I have been following the work of Kristina Marie Darling for many years now. She's been published a few times in Chantarelle's Notebook and I've put two chapbooks of her work into the world via Maverick Duck Press. If there's one thing that Darling doesn't lack, it's the ability to vividly paint a story with striking images and exquisite language. Melancholia (An Essay) is a small book, comparable to Neruda's Twenty Love Poems, though I feel the comparisons between the two end soon after that. Melancholia is experimental, but not devoid of emotion. The passages are presented as letters, lists, definitions and footnotes, but could just as well be journal entries. Trinkets and jewelry are large parts of the story and are used as metaphors for a relationship that slowly reveals itself to be crumbling, though it might not have had legs to stand on to begin with. It starts almost ominously with: 

you were like bits of broken glass when the
jewelry box shattered

night & the ocean’s coldest shore

With much of Darling's work, you have to read into what the images reveal. The book doesn't seemingly present itself as melancholic, however "Soon the landscape seemed almost mechanical. Water rising and falling like the needle on a telegraph." is a striking revelation at the end of the book. Ultimately, the heroine's melancholia is released in short, concise bursts throughout. It is a quick read and if you don't read carefully, you could miss the plot, but it stands as another fine collection in Darling's growing canon. 

Saturday, February 16, 2013

One last call for alcohol, so finish your whiskey or beer...

2013 has had a rough start for me, but I'm not going to get into the specifics of the personal things. I will say that I do plan to be much more proactive with this blog. You will start to see poetry reviews here, some music reviews and naturally, some musings in between it all. 

Poetry remains a big focus. I haven't written in abundance, but I plan to channel my energies into that more often. I won't force anything, but I will give myself nudges when I'm feeling morose and mopey. MDP is moving right along. Of course, we really could stand to sell more chapbooks, but that's always going to be the case. The only way to sustain the press is to have the sales to do so. One very cool thing is that I have something of a staff now. Since about the middle of 2012, the talented Ryan Bradley has been doing covers for the MDP chapbooks and I've credited him with "artistic direction" at MDP. Just a few weeks ago, my good friend and talented poet Bronwyn Haynes became MDP's assistant editor, which helps me enormously. I've had a few people give their time to help me read manuscripts, but they were short term and tended to get overwhelmed by the influx of submissions. Bronwyn has dived head first into the subs and is doing a bang up job. She and I have similar tastes, so I see this working for the long haul.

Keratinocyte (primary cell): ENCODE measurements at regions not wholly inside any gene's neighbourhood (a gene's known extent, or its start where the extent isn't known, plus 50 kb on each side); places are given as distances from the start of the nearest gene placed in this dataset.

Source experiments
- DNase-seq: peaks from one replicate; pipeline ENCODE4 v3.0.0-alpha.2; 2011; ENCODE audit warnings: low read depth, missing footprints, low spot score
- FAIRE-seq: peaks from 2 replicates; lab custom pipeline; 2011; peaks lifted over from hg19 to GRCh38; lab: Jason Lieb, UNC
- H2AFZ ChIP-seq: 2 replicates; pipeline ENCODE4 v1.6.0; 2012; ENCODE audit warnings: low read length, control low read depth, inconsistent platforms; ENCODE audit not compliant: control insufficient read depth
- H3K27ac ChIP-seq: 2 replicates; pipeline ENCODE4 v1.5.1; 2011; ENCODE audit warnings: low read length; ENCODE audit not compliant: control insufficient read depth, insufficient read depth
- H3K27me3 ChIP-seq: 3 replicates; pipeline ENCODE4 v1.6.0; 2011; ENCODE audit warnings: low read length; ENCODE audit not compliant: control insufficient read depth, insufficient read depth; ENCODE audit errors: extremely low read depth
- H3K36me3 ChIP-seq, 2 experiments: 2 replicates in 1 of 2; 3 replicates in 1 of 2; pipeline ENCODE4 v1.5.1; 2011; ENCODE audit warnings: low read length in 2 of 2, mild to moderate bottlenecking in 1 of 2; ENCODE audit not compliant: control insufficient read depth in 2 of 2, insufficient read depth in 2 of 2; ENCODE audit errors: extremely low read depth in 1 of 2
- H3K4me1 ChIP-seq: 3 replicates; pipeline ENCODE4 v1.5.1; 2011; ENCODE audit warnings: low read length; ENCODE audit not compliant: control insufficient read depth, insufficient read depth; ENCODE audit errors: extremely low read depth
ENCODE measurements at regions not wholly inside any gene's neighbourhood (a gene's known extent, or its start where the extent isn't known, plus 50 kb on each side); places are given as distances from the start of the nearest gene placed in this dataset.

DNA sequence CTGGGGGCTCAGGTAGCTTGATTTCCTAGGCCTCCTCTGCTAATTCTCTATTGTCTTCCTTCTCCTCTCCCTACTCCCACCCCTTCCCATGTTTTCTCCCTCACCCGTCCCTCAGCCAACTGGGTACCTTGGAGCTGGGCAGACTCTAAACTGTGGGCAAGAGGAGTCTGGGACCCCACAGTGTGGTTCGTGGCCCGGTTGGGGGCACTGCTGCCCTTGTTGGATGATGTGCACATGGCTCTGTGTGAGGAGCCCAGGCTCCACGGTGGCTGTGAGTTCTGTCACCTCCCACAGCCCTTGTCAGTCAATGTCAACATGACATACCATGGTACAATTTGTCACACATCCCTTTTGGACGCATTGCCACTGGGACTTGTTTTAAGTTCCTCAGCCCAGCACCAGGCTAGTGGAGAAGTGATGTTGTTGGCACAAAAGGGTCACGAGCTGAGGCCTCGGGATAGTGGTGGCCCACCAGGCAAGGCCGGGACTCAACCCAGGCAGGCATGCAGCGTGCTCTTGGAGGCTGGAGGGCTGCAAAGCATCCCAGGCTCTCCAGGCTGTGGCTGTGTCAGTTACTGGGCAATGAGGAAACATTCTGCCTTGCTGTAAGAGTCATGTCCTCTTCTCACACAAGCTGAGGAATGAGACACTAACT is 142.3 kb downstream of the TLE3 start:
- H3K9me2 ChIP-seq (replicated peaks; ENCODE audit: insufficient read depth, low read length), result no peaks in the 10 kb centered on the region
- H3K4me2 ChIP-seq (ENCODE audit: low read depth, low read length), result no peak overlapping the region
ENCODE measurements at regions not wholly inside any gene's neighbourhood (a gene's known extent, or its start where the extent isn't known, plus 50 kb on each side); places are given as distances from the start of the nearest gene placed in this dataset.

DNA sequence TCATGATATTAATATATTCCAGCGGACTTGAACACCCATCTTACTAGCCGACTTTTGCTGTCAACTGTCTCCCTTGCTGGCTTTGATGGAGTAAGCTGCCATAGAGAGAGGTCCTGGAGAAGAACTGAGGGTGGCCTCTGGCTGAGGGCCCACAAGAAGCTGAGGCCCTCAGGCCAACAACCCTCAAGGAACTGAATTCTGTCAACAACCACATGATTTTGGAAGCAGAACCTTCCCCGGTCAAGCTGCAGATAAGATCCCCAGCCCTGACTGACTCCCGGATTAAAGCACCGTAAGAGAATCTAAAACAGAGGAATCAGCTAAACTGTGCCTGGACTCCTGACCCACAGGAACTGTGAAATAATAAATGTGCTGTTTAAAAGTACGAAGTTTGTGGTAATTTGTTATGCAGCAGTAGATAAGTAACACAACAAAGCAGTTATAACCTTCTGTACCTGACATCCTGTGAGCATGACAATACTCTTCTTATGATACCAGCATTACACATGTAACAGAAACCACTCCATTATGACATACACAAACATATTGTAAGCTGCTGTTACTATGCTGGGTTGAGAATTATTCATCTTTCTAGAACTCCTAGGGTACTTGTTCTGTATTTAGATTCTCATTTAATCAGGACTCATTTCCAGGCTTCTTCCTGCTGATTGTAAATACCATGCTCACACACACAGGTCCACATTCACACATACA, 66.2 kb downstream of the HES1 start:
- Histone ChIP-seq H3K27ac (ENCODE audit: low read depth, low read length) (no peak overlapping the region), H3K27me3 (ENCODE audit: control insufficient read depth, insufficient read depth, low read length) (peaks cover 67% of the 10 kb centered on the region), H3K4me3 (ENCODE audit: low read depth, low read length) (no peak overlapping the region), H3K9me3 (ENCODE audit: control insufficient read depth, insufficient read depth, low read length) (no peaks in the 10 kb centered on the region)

Chantarelle's Notebook is still going strong, though C and I have a bit of submissions to read. As for the poetry group...I think we've decided that it is time for QND to end. We had a nice, long run. Nearly ten years, to be exact. For some of us in the group, it's almost a relief. I know I will not want for poetic projects. There's a lot to be done and though I'll miss doing the readings and getting feedback on my work, I know there will be other avenues for both. I'm already planning readings for MDP.

So...keep an eye out. There's much more to come, including a posting of my first poetry review for Kristina Marie Darling's "Melancholia". "Every new beginning comes from some other beginning's end."...I believe that's how it goes. 

Friday, January 4, 2013

Old spoken word cd's...

I have three of these left, for anyone who might want one. The cd is called "Droning" and I recorded them roughly 10 years ago. So, when these are gone...they're gone. I might venture into spoken word terrain again this year, especially since I'm a much better reader than I was. Anyway, if you want one, I'm providing a link to buy one...they're relatively cheap.

Droning by Kendall A. Bell